Even though the Pāli Canon forbids using mantras, the recitation of mantras or the repetition of certain phrases in Pāli is an extremely common form of meditation in the Thai tradition. The folk medicine practitioners in Thailand even use mantra therapies for curing patients. There is a Thai belief that to chant a mantra in Pāli is a method from the time prior to the Buddha. The way to practice is to gather the sound in the navel, through the stomach, lungs, and out the mouth. “There was no need to think about the meaning of the words; the power came from the particular vibrations they created. Vibrations are what make up the universe.” An example is the method of chanting jinapañiaraa discovered by Ajahn Somdet Toh, who was probably the most famous and widely loved monk in nineteenth century Thailand. There is a belief that to recite jinapañjara is good for harmonizing the blood.  This practice is still popular in modern Thailand. Because of this cultural influence, the forest tradition added the mantra of buddho to mindfulness training. Nonetheless, the main difference between these two kinds of mantra applications is their purpose: the forest practice is more focused on the wholesome mind rather than the physical body. From the discussion above, people may realize that buddho in the Thai kammaṭṭhāna tradition does not simply mean “Buddha,” as in the Pāli Canon. It plays multiple roles in the meditation process. In other words, it is neither a fully pure mantra nor buddhānussati. When buddho is the main subject in meditation, its function is to gather the attention. This is the main function of buddho in meditation and is similar to the function of a mantra. Meanwhile, when it is used as an assist to breathing meditation, it also plays the role of Buddhānussati sometimes, when the attention slips away. In this way, the functions of buddho are switchable. Thus, Polak claims that the Visuddhimagga states that the subject of meditation known as “the recollection of the Buddha” is developed in a completely different way from the buddho recitation.  This statement points out that the major function of buddho is not the recollection of the Buddha in the Thai kammaṭṭhāna tradition. The technique of reciting buddho has its unique characteristics compared with buddhānussati. First, it does not contain “other-power,” the power from the Buddha. The main function of reciting buddho requires concentration on one point. In the teaching of Ajahn Lee, he taught that during meditation, the practitioner’s mind should be on a single word, buddho.  It means that one should bundle the virtues of the Buddha, Dhamma, and Saṅgha into a single word. Therefore, during meditation, the meditator should practice one-pointed concentration without scattering his or her thoughts. He or she cannot disperse the attention to recollect the qualities of the Buddha, since he or she has to concentrate on this word. Therefore, receiving the “other-power” from the Buddha is not the main purpose of this practice. Second, the word buddho can be replaced if it is necessary. During meditation, the mantra of buddho can be replaced with a word such as “pain” due to a distraction in the body caused by feeling pain, for example. As long as the mind can maintain awareness, other objects also can be a “mantra.” In this case as well, to rely on other-power is not the key point. The case of reciting buddho in Buddhānussati is different. When the practitioner repeats the holy word of buddho in buddhānussati, he or she has to repeat it clearly and sincerely and recall the virtues of the Buddha; no other meaningless word can replace it, since this word relates to other-power. Third, the meaning of buddho does not play a significant role in the buddho reciting meditation. Occasionally, the meaning of “awakening/awareness” does serve as a reminder of the meditative quality that one is cultivating. Thus, during meditation, the practitioner does not necessarily need to know the exact meaning of buddho. This point also has been mentioned in the previous paragraphs. For instance, Ajahn Sao did not focus on the meaning when he taught reciting buddho. In this situation, if one does not even know the definition of buddho, how to recollect the Buddha and rely on his power? In contrast, with the practice of buddhānussati, one not only needs to know the meaning of buddho but also has to recall his virtues.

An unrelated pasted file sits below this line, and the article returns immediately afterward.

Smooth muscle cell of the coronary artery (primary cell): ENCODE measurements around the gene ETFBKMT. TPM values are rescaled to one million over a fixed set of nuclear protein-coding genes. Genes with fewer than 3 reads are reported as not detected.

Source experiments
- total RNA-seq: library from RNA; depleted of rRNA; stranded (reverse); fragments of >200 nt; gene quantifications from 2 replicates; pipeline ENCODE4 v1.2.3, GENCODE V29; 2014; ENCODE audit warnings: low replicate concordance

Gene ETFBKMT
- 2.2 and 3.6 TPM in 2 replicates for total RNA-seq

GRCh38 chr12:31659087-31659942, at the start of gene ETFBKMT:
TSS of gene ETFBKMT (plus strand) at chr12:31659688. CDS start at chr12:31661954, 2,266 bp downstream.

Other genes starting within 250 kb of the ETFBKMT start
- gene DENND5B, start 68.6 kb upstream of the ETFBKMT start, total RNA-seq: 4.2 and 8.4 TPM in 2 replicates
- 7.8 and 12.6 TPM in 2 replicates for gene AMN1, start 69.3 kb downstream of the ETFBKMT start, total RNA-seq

Furthermore, there is a marked difference in that the mantra of buddho recitation is not suggested for use when attending the deathbed of someone who has not practiced buddho. This is another significant point of variance with buddhānussati, indicating these two methods are not playing the same roles during meditation. One example in Ajahn Chah’s teaching emphasized that it is important to concentrate on the breath when repeating the mantra of buddho in each moment and not to let the mind wander off anywhere; he did not suggest that we recite buddho for people on their deathbed if they have never practiced this method. He taught that, What are they going to do with Buddho? What good is Buddho going to be for them when they’re almost on the funeral pyre? Why didn’t they learn Buddho when they were young and healthy? Now with the breaths coming fitfully you go up and say, “Mother… Buddho, Buddho!” Why waste your time? You’ll only confuse her, let her go peacefully.  Clearly, this opinion about “buddho” is totally opposite to the use of the method of buddhānussati. On the deathbed, most people are full of fear and hopelessness. One of the functions of Buddhānussati is releasing people from these negative mental situations; recollecting the Buddha can help people feel comfortable and peaceful and help them feel like they have something to rely on. As we can see, buddho plays a main function as a mantra in the Thai kammaṭṭhāna tradition, and it has its unique characteristics. The repeating of buddho has no function of “other-power” in the meditation practice and emphasizes awareness. No matter if one knows the meaning of buddho or not, no matter if one recites the word buddho or another word, as long as one can be aware of what one is reciting, one’s mind will calm down and one’s heart will be completely filled with awakened awareness, according to the belief in Thai kammaṭṭhāna tradition. Then genuine peace will come from the cessation of craving, aversion and delusion. Samādhi will occur naturally. The Thai kammaṭṭhāna tradition believes that this is the noble path to gain wisdom and to reach the ultimate goal: to be free from suffering. In this study, Pāli canonical sources are reviewed with regard to the use of buddho and its various benefits; many methods are presented in the Canon for practicing what is known as buddhānussati, the Recollection of the Buddha. The positive effects of Buddhānussati are illustrated in the various methods recommended for focusing on objects such as the Buddha’s special qualities, praising the benefits of habitual Recollection of Buddha: the benefit of being protected from reactions of fear and terror due to outside conditions and of cultivating peace rather than detachment. Contrasting with this overall favorable support in the Pāli Canon is an alternative view by Buddhaghosa in the Visuddhimagga that the recollection of the Buddha leads only to a preliminary stage of samatha meditation. The Thai kammaṭṭhāna tradition has its own, unique meditation techniques. For instance, adding the mantra of buddho to the meditation appears neither in the Pāli Canon nor in other canonical sources, the Visuddhimagga as a significant example. Buddho recitation in meditation is unique to the kammaṭṭhāna tradition, but there is a long tradition of mantas use in Thai Buddhism. The Buddha did criticize the use of mantras if they were used for warding off evil kamma. Modern Ajahns speak freely of the wide use of mantras in Thai Buddhism and in society as a whole. Buddho was used as a meditation object without regard to the meaning of the word; in some cases, Ajahns said the practitioner could replace it with another word. It is because a nimitta has the function of focusing the attention that the word buddho is used.

As can be seen from the above observations, the characterization of the Ajahns in the Thai kammaṭṭhāna tradition is as being holders of an unbroken lineage of transmission that has succeeded in surviving and communicating itself in a pure form is an unreliable one. However, although these Thai Ajahns were self-taught meditators in some ways, they still capture the heart teachings of the Buddha on the training of contemplation. The Ānāpānasati Sutta indicates a progression from focusing on the breath with full awareness to a state of increased calm and tranquility. The Ajahns in the Thai kammaṭṭhāna tradition also focus on purifying the mind and letting it be free from the Five Hindrances. Then, with the strength of concentration, discernment increases. This is the common way leading to the nibbāna in both teachings in the canonical sources and the Thai kammaṭṭhāna tradition. Thus, if we say the Thai kammaṭṭhāna tradition cannot at any rate be seen as going back to the Buddha himself, such a  statement seems arbitrary, although the tradition does contain some elements that have very little to do with the original form of early Buddhist meditation.